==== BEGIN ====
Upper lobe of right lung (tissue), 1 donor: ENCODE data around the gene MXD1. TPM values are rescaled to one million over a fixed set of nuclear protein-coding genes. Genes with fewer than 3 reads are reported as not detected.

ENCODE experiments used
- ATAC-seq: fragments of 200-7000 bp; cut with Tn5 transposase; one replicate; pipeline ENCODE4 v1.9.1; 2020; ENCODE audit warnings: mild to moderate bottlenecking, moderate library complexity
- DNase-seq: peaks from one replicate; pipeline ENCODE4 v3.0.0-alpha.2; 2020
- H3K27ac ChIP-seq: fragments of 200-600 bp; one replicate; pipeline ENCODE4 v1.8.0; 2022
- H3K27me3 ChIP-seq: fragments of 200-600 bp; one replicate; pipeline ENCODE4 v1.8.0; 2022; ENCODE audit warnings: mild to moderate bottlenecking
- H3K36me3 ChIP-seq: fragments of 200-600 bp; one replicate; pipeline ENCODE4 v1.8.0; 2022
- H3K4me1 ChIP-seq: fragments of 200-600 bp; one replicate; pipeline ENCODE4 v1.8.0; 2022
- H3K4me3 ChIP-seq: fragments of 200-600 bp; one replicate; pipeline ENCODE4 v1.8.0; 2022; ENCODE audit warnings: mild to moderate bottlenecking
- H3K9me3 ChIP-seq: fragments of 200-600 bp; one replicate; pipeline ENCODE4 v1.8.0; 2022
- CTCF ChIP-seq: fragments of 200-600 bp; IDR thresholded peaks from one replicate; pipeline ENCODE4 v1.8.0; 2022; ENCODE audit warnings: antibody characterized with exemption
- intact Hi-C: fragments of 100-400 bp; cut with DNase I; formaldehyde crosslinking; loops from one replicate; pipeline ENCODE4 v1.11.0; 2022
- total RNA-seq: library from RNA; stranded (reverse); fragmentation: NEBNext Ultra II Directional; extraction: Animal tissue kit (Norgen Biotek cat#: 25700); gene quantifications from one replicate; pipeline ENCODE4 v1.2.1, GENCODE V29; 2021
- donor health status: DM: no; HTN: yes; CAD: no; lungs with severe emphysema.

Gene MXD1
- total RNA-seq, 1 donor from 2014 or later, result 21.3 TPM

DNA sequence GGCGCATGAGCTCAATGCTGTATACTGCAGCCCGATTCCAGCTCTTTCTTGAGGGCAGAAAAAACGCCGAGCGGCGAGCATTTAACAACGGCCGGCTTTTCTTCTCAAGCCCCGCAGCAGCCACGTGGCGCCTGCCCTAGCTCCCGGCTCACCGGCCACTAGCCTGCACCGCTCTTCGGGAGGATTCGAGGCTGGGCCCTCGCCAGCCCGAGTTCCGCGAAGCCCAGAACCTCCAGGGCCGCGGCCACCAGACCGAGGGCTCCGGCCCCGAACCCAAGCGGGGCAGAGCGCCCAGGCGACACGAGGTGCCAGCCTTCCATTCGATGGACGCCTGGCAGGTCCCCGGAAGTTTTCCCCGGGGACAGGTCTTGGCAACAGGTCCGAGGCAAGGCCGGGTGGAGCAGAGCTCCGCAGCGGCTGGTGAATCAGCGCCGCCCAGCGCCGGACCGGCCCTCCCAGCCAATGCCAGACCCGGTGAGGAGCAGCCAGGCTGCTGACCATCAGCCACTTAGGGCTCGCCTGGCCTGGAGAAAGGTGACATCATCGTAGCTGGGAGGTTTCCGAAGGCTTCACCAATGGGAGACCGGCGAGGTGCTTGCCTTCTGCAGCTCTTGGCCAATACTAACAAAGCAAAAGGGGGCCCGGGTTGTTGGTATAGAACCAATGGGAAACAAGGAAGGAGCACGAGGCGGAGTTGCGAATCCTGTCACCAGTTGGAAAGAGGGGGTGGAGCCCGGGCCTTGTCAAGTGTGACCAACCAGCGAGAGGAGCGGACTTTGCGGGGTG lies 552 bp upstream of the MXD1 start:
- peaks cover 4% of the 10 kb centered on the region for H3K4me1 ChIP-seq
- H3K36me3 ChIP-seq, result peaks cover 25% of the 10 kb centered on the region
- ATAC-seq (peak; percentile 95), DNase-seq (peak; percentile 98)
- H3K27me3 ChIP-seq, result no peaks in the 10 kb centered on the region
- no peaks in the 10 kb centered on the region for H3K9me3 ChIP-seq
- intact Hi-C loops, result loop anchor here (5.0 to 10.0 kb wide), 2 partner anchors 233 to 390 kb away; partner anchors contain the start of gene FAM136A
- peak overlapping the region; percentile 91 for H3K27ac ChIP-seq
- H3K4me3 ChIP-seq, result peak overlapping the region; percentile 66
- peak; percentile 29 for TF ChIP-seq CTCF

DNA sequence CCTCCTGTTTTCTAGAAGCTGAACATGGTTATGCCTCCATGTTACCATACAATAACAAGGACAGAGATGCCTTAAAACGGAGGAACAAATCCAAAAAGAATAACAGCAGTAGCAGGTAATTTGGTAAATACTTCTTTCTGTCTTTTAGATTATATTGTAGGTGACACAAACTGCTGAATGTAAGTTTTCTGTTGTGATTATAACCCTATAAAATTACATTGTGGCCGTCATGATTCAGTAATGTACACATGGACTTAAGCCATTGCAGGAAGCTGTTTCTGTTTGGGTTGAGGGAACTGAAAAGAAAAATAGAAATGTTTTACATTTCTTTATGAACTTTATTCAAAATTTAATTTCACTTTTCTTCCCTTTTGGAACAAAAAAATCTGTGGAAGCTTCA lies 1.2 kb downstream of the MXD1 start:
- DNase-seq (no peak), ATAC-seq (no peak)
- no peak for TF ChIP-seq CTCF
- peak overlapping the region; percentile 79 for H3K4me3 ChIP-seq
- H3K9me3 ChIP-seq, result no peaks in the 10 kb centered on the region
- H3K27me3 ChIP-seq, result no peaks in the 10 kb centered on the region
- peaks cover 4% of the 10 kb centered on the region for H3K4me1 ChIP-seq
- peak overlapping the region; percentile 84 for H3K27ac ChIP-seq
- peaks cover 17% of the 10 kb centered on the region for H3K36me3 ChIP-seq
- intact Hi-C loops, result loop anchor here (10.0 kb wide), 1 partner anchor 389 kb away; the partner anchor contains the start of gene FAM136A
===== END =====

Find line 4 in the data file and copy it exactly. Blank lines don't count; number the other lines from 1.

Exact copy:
- DNase-seq: peaks from one replicate; pipeline ENCODE4 v3.0.0-alpha.2; 2020